After a divvy-up of food the remaining five left the hut at 2.30pm to travel up the Branch to the Branch Bivvy. It did get interesting travel at times and the presence of wasps added to the concern. Nearing the biv, we met a party of hunters that were based there. They didn’t appear to be too serious about looking for animals, but were good company. Arriving at the biv at 5.30pm made it a 9½ hour day. With perfect weather and good variety of terrain, it had been 9½ enjoyable hours. We set up at the bush edge along from the biv, for a pleasant evening. Sleeping out that night, with the full moon tracking across the valley, seemed rather special.
SUNDAY: FROM HEAD OF BRANCH UP TO HEAD OF LEES AND DOWN TO LEES HUT
One of the hunters took our photo and we left the biv site at 7.55am. After the trip, Glenda pointed out that all five of us wore Aarn packs of varying designs and vintages. So maybe that was why Kerry offered to stay with Chrys? Neither have an Aarn pack, poor souls. Anyway, we arrived at the bush-line at 10am after some fairly rough going and then another two hours-plus, to be at the base of a scree at 12.15pm. The scree rose on the true left and was our route out of the Branch. We climbed that until we were beside the large basin that is very obvious on the map. From there, we turned west and climbed straight up a steep scree shute to a small col on the ridge.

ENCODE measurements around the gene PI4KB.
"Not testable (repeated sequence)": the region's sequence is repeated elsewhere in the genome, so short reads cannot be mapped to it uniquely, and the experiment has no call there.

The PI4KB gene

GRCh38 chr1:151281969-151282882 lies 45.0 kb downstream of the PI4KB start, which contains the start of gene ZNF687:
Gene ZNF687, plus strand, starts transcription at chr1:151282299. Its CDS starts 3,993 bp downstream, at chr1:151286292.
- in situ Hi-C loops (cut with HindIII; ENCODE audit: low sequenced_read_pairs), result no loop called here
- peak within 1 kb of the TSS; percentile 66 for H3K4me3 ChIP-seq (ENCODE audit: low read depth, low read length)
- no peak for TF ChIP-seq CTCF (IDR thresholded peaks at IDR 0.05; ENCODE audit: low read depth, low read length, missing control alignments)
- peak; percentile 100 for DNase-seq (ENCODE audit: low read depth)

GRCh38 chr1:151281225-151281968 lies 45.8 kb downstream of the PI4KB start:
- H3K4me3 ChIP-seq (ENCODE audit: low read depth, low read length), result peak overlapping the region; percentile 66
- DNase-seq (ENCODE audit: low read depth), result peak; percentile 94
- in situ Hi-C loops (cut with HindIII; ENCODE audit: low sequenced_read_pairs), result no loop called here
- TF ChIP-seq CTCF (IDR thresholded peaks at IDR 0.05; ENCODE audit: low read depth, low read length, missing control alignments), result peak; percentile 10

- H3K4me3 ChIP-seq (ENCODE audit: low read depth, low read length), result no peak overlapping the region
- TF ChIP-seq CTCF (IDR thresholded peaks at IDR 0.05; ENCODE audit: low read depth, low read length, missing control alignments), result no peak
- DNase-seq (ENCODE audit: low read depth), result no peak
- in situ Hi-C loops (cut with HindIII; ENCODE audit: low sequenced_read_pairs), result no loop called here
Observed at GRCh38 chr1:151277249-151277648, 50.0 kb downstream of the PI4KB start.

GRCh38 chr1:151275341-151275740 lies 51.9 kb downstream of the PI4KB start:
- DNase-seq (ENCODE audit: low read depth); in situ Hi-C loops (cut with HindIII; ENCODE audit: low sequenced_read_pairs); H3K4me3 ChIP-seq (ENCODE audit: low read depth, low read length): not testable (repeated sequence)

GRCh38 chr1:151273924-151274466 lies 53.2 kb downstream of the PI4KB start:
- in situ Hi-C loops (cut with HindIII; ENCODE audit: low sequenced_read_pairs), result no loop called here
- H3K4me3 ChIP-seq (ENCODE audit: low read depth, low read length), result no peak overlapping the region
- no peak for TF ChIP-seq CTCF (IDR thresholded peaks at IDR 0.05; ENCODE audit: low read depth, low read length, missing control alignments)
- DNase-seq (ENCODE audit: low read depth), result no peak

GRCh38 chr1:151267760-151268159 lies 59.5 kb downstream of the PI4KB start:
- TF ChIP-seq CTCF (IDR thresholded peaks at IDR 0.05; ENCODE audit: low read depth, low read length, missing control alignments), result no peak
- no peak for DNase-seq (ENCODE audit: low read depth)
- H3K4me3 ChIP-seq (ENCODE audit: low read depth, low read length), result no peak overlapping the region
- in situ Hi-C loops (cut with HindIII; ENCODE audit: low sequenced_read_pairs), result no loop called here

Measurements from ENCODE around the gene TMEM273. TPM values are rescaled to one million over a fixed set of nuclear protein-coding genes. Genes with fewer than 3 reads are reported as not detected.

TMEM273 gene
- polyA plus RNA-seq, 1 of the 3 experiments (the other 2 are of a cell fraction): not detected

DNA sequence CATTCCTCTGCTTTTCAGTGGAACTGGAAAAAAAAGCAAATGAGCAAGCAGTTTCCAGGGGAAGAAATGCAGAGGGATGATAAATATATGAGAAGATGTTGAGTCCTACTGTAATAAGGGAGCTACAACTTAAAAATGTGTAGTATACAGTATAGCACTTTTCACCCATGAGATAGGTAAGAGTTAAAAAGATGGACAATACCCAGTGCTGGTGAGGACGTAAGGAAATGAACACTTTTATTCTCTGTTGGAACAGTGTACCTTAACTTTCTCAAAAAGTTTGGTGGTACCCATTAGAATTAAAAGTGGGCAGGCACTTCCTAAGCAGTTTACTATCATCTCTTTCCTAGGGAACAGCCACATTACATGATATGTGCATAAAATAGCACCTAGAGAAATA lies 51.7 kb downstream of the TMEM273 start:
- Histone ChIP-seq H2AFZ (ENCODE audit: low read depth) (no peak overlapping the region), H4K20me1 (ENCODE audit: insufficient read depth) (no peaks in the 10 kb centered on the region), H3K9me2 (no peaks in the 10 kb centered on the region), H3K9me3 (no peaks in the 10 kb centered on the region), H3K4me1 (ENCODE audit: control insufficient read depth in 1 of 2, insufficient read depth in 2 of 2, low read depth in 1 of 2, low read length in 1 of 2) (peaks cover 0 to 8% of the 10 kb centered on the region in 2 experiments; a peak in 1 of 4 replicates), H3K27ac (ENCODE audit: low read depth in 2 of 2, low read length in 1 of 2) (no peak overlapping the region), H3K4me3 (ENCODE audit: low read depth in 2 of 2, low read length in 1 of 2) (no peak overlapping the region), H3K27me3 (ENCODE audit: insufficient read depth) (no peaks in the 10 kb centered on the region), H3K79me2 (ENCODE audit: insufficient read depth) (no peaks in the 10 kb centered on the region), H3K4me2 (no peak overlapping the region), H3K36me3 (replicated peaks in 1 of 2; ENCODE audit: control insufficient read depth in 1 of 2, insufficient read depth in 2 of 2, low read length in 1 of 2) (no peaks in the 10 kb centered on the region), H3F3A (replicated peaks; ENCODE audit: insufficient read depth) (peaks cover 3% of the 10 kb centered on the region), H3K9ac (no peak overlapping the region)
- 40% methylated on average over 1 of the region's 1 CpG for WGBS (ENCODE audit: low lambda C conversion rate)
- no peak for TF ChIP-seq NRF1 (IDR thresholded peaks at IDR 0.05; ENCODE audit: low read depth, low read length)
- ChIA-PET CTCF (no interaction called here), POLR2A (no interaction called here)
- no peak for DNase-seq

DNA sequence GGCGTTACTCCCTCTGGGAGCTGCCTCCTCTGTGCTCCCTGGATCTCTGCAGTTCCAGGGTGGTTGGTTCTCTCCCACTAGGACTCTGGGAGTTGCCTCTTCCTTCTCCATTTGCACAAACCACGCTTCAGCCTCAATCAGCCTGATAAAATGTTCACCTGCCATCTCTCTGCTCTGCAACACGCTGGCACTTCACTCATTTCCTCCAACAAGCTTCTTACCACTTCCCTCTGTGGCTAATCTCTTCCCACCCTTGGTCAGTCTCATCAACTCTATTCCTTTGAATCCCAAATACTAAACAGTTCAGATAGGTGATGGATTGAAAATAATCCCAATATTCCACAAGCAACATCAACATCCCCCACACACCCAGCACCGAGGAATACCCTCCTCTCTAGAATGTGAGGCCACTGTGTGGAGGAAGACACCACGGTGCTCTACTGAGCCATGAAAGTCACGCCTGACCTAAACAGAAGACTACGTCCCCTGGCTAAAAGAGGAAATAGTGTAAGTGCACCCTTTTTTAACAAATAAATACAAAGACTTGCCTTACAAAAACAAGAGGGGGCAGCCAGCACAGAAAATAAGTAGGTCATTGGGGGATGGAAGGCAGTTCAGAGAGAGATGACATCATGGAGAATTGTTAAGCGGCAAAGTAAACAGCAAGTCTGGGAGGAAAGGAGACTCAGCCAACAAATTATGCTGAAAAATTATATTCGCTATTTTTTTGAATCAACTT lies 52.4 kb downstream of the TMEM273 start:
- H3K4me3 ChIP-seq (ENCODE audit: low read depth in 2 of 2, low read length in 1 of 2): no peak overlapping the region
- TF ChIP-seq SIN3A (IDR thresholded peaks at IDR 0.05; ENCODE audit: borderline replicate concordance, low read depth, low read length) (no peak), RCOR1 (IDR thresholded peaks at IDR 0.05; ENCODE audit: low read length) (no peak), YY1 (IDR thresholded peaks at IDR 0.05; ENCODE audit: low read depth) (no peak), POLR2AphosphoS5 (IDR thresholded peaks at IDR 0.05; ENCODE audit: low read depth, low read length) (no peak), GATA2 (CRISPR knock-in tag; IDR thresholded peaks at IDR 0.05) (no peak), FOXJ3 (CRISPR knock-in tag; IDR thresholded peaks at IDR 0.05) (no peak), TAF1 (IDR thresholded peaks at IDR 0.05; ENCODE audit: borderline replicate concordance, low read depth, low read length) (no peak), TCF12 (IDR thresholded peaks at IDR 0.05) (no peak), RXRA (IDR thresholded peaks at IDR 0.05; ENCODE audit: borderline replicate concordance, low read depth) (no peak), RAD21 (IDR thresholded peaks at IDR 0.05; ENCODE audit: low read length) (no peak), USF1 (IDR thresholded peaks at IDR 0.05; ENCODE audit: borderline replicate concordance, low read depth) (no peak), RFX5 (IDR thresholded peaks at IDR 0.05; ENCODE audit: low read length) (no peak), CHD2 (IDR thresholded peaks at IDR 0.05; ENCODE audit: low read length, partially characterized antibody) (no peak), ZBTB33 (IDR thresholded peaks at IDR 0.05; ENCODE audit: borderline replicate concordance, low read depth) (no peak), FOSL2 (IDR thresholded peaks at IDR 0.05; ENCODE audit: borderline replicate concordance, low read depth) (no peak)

Having arrived on the western side, what better place could you pick for lunch? After lunch, the drop and sidle to get around to the Lees, was easier and shorter than it had looked from our lunch spot. Judges Stream dropped away to the south as we sidled around. Once back on the ridge to the west of point 2022m, Linda saved the day. The trip leader had not given a thought to Easter and it’s important rituals; but Linda had and shared Easter eggs all round. Gosh. There were only five of us now. Would we score the quantity for seven?